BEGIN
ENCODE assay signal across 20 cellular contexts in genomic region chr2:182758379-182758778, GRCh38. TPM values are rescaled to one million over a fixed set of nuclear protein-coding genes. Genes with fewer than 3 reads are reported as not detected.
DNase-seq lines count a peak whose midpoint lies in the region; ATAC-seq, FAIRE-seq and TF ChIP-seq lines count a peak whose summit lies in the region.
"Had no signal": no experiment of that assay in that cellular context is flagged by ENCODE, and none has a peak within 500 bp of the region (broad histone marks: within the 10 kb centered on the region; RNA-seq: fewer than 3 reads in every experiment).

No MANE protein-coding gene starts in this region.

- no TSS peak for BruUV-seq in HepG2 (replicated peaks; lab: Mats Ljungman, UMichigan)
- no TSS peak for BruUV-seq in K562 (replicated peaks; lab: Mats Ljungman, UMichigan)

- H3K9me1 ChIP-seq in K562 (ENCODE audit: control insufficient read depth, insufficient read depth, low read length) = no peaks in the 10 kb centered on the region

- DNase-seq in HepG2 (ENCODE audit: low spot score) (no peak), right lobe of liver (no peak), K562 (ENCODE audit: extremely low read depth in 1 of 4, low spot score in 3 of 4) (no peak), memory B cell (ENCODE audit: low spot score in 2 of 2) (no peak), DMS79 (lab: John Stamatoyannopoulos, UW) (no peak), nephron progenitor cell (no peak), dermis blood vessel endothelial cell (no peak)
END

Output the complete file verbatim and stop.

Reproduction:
ENCODE assay signal across 20 cellular contexts in genomic region chr2:182758379-182758778, GRCh38. TPM values are rescaled to one million over a fixed set of nuclear protein-coding genes. Genes with fewer than 3 reads are reported as not detected.
DNase-seq lines count a peak whose midpoint lies in the region; ATAC-seq, FAIRE-seq and TF ChIP-seq lines count a peak whose summit lies in the region.
"Had no signal": no experiment of that assay in that cellular context is flagged by ENCODE, and none has a peak within 500 bp of the region (broad histone marks: within the 10 kb centered on the region; RNA-seq: fewer than 3 reads in every experiment).

No MANE protein-coding gene starts in this region.

- no TSS peak for BruUV-seq in HepG2 (replicated peaks; lab: Mats Ljungman, UMichigan)
- no TSS peak for BruUV-seq in K562 (replicated peaks; lab: Mats Ljungman, UMichigan)

- H3K9me1 ChIP-seq in K562 (ENCODE audit: control insufficient read depth, insufficient read depth, low read length) = no peaks in the 10 kb centered on the region

- DNase-seq in HepG2 (ENCODE audit: low spot score) (no peak), right lobe of liver (no peak), K562 (ENCODE audit: extremely low read depth in 1 of 4, low spot score in 3 of 4) (no peak), memory B cell (ENCODE audit: low spot score in 2 of 2) (no peak), DMS79 (lab: John Stamatoyannopoulos, UW) (no peak), nephron progenitor cell (no peak), dermis blood vessel endothelial cell (no peak)